With the Small Business Administration’s announcement today that funding has been exhausted, Nodaway Valley Bank has ceased accepting PPP applications.
During the past year, NVB has funded more than 1,600 PPP loans totaling $91.8 million, covering an estimated 12,000 jobs throughout northwest Missouri. The SBA has paid off approximately $52.3 million in loans to date. As their covered payroll periods expire, the bank will assist remaining clients with preparation and submission of their forgiveness applications.
NVB bank assembled a special team of lenders to guide clients through the online application and forgiveness process. DocuSign was used to exchange documents and signatures electronically.
“This was a new experience for us and our customers, and it proved to be efficient and convenient,” commented Seann O’Riley, Chief Lending Officer. “I anticipate we will continue to utilize similar documents throughout the bank, even as business returns to normal.”
As a result of closed lobbies, more applications for personal and residential real estate loans have been channeled through the bank’s online loan application program, a trend O’Riley expects to continue even though all lobbies have re-opened. “Loan customers have also become accustomed to making an appointment,” O’Riley said.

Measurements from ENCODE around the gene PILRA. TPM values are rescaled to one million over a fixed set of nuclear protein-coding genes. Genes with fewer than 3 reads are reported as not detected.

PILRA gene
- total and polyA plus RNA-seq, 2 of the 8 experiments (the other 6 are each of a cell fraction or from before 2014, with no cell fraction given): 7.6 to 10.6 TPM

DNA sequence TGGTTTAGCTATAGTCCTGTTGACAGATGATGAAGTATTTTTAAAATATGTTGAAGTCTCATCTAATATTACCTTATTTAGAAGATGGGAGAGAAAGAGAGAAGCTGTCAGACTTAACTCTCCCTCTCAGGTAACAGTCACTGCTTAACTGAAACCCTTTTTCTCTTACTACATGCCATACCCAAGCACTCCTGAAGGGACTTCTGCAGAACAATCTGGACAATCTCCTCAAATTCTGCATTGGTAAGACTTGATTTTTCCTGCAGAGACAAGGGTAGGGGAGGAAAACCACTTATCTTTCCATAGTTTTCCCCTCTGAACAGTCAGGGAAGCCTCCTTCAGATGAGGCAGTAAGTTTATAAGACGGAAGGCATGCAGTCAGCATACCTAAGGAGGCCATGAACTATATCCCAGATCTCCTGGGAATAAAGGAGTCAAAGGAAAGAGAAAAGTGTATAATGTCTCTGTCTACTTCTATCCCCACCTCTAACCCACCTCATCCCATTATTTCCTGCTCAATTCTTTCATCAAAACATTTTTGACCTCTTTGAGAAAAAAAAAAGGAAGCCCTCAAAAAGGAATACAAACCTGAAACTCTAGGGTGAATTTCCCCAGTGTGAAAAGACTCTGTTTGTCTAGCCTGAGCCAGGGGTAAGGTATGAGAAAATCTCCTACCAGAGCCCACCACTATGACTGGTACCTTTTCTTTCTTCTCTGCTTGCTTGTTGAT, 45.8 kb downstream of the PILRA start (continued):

“Online loan applications are immediately assigned to a loan officer for review and follow-up, so the customer receives the same amount of attention whether they’re at home or at the lender’s desk. Furthermore, clients can submit back-up documents electronically instead of making a trip to the bank,” he said. “The pandemic has ushered some efficiencies in our application process.”
Initially, the Paycheck Protection Program targeted business and non-profit organizations employing 500 or fewer people. It was expanded to help self-employed and farmers. PPP clients which experienced a 25% quarterly decrease in revenue could apply for a second round of PPP financing.
“This program covered a wide variety of commercial loan customers,” commented bank President Cort Hegarty, “and it proved to be a financial lifeline for businesses and people affected by closures and accompanying revenue declines. As a community bank, we are proud of our role and pleased that we could be of help.”